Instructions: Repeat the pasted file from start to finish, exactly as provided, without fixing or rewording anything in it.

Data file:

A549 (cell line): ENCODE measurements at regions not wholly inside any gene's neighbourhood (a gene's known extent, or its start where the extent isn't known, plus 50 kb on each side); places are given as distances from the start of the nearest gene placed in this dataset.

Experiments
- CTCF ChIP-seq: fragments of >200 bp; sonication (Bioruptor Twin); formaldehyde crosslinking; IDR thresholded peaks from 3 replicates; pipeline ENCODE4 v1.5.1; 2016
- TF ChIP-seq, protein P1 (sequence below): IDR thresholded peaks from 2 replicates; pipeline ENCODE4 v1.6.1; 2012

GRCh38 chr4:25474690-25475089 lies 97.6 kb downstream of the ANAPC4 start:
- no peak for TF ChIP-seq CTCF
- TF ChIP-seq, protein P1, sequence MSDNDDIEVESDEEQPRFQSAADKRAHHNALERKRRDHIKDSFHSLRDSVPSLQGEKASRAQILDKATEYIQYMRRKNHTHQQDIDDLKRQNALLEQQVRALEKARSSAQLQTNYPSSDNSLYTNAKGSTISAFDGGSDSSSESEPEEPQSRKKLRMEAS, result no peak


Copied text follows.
A549 (cell line): ENCODE measurements at regions not wholly inside any gene's neighbourhood (a gene's known extent, or its start where the extent isn't known, plus 50 kb on each side); places are given as distances from the start of the nearest gene placed in this dataset.

Experiments
- CTCF ChIP-seq: fragments of >200 bp; sonication (Bioruptor Twin); formaldehyde crosslinking; IDR thresholded peaks from 3 replicates; pipeline ENCODE4 v1.5.1; 2016
- TF ChIP-seq, protein P1 (sequence below): IDR thresholded peaks from 2 replicates; pipeline ENCODE4 v1.6.1; 2012

GRCh38 chr4:25474690-25475089 lies 97.6 kb downstream of the ANAPC4 start:
- no peak for TF ChIP-seq CTCF
- TF ChIP-seq, protein P1, sequence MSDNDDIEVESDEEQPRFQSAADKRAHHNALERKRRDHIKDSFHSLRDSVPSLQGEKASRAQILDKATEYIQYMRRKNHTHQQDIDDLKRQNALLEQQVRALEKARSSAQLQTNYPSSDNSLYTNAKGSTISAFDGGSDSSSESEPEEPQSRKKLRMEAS, result no peak